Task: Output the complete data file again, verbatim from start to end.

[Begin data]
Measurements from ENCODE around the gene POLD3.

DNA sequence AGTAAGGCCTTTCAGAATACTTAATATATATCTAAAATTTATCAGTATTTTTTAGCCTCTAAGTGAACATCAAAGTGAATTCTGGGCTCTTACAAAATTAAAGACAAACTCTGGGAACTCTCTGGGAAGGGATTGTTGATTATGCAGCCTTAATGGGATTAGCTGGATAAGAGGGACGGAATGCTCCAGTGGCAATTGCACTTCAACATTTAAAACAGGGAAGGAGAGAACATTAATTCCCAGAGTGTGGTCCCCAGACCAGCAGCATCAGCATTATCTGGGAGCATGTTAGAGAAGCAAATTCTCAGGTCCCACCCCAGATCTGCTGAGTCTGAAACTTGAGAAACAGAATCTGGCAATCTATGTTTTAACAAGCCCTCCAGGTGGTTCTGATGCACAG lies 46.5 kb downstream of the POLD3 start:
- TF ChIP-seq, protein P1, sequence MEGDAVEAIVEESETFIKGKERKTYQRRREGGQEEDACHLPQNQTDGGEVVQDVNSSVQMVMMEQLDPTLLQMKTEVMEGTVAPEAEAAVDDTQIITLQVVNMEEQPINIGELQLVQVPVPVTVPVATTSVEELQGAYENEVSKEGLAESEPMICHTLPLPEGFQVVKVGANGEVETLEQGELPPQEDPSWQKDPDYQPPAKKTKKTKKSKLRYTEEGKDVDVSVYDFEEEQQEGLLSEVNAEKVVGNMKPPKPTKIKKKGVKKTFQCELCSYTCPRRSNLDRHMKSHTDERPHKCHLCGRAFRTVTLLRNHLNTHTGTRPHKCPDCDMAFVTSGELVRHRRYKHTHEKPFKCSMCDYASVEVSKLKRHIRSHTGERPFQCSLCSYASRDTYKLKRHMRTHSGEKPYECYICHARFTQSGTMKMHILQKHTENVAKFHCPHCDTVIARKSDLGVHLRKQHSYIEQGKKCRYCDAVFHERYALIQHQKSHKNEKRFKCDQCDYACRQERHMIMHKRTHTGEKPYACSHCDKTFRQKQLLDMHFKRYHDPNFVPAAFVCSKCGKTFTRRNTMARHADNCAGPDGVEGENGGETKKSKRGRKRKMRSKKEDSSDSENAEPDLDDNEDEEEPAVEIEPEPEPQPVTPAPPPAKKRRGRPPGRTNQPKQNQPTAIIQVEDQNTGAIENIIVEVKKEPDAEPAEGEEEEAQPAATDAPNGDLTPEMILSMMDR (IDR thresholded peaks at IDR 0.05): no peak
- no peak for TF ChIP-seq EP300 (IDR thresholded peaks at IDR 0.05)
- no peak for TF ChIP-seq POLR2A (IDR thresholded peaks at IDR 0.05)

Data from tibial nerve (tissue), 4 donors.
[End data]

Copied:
Measurements from ENCODE around the gene POLD3.

DNA sequence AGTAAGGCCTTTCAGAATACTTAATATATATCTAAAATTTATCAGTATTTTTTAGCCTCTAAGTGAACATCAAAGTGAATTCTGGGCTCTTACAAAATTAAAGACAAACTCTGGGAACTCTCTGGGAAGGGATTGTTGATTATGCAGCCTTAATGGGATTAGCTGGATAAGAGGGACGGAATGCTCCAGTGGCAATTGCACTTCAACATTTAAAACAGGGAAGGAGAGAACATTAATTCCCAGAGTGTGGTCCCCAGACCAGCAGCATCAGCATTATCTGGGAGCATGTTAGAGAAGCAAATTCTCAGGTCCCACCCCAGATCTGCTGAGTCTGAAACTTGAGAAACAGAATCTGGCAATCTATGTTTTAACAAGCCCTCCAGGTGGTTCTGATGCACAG lies 46.5 kb downstream of the POLD3 start:
- TF ChIP-seq, protein P1, sequence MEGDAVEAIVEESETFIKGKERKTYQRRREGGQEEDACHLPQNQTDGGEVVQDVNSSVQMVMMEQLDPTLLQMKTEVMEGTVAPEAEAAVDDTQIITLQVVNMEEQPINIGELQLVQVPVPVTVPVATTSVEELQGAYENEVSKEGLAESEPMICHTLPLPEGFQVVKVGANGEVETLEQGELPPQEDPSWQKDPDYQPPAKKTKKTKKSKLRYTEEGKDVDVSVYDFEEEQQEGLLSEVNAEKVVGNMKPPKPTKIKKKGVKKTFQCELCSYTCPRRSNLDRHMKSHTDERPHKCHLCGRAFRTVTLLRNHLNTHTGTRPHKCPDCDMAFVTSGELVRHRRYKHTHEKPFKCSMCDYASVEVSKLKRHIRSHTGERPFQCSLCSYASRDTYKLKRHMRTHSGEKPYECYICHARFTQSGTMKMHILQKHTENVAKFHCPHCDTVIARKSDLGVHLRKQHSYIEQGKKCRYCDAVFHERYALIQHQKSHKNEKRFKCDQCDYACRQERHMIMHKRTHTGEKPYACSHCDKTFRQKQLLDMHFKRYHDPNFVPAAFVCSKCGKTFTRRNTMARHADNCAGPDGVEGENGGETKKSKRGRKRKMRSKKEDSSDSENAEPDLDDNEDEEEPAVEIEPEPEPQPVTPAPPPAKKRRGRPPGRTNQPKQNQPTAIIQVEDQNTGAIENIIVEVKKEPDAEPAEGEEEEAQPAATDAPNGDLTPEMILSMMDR (IDR thresholded peaks at IDR 0.05): no peak
- no peak for TF ChIP-seq EP300 (IDR thresholded peaks at IDR 0.05)
- no peak for TF ChIP-seq POLR2A (IDR thresholded peaks at IDR 0.05)

Data from tibial nerve (tissue), 4 donors.